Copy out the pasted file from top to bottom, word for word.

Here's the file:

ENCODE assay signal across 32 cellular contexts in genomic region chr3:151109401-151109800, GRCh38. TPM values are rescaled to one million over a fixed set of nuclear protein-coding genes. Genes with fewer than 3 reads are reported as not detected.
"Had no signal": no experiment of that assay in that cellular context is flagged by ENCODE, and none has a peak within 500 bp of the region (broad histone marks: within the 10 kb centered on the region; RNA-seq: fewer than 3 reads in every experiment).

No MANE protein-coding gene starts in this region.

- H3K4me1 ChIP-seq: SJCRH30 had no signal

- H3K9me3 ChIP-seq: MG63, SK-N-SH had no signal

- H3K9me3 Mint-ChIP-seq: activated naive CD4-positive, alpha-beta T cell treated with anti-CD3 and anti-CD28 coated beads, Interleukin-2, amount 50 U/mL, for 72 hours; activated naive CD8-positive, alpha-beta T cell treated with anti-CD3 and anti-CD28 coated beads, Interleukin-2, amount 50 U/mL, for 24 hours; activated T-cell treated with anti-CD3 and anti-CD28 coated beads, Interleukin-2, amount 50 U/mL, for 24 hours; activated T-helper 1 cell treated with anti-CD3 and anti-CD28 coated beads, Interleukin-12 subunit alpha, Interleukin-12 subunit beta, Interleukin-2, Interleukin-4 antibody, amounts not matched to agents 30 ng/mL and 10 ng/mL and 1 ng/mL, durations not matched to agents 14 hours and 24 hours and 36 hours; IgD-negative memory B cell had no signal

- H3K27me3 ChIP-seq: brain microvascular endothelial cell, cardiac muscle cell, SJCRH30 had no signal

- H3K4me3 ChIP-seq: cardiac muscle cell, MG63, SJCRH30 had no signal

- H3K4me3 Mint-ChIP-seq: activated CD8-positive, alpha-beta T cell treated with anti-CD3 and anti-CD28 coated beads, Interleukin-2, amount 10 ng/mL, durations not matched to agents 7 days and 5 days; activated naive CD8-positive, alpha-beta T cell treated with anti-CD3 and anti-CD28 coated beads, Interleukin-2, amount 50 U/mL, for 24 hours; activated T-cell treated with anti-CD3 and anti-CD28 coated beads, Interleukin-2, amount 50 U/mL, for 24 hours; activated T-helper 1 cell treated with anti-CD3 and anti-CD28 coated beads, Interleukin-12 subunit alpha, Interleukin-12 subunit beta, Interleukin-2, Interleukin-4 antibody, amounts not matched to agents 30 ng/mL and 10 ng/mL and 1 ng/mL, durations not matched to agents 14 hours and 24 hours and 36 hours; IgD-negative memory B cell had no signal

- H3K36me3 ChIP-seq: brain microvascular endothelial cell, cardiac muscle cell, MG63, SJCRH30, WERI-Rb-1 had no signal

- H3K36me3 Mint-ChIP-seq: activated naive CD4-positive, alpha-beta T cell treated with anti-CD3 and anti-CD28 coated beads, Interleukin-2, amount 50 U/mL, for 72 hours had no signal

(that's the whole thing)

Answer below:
ENCODE assay signal across 32 cellular contexts in genomic region chr3:151109401-151109800, GRCh38. TPM values are rescaled to one million over a fixed set of nuclear protein-coding genes. Genes with fewer than 3 reads are reported as not detected.
"Had no signal": no experiment of that assay in that cellular context is flagged by ENCODE, and none has a peak within 500 bp of the region (broad histone marks: within the 10 kb centered on the region; RNA-seq: fewer than 3 reads in every experiment).

No MANE protein-coding gene starts in this region.

- H3K4me1 ChIP-seq: SJCRH30 had no signal

- H3K9me3 ChIP-seq: MG63, SK-N-SH had no signal

- H3K9me3 Mint-ChIP-seq: activated naive CD4-positive, alpha-beta T cell treated with anti-CD3 and anti-CD28 coated beads, Interleukin-2, amount 50 U/mL, for 72 hours; activated naive CD8-positive, alpha-beta T cell treated with anti-CD3 and anti-CD28 coated beads, Interleukin-2, amount 50 U/mL, for 24 hours; activated T-cell treated with anti-CD3 and anti-CD28 coated beads, Interleukin-2, amount 50 U/mL, for 24 hours; activated T-helper 1 cell treated with anti-CD3 and anti-CD28 coated beads, Interleukin-12 subunit alpha, Interleukin-12 subunit beta, Interleukin-2, Interleukin-4 antibody, amounts not matched to agents 30 ng/mL and 10 ng/mL and 1 ng/mL, durations not matched to agents 14 hours and 24 hours and 36 hours; IgD-negative memory B cell had no signal

- H3K27me3 ChIP-seq: brain microvascular endothelial cell, cardiac muscle cell, SJCRH30 had no signal

- H3K4me3 ChIP-seq: cardiac muscle cell, MG63, SJCRH30 had no signal

- H3K4me3 Mint-ChIP-seq: activated CD8-positive, alpha-beta T cell treated with anti-CD3 and anti-CD28 coated beads, Interleukin-2, amount 10 ng/mL, durations not matched to agents 7 days and 5 days; activated naive CD8-positive, alpha-beta T cell treated with anti-CD3 and anti-CD28 coated beads, Interleukin-2, amount 50 U/mL, for 24 hours; activated T-cell treated with anti-CD3 and anti-CD28 coated beads, Interleukin-2, amount 50 U/mL, for 24 hours; activated T-helper 1 cell treated with anti-CD3 and anti-CD28 coated beads, Interleukin-12 subunit alpha, Interleukin-12 subunit beta, Interleukin-2, Interleukin-4 antibody, amounts not matched to agents 30 ng/mL and 10 ng/mL and 1 ng/mL, durations not matched to agents 14 hours and 24 hours and 36 hours; IgD-negative memory B cell had no signal

- H3K36me3 ChIP-seq: brain microvascular endothelial cell, cardiac muscle cell, MG63, SJCRH30, WERI-Rb-1 had no signal

- H3K36me3 Mint-ChIP-seq: activated naive CD4-positive, alpha-beta T cell treated with anti-CD3 and anti-CD28 coated beads, Interleukin-2, amount 50 U/mL, for 72 hours had no signal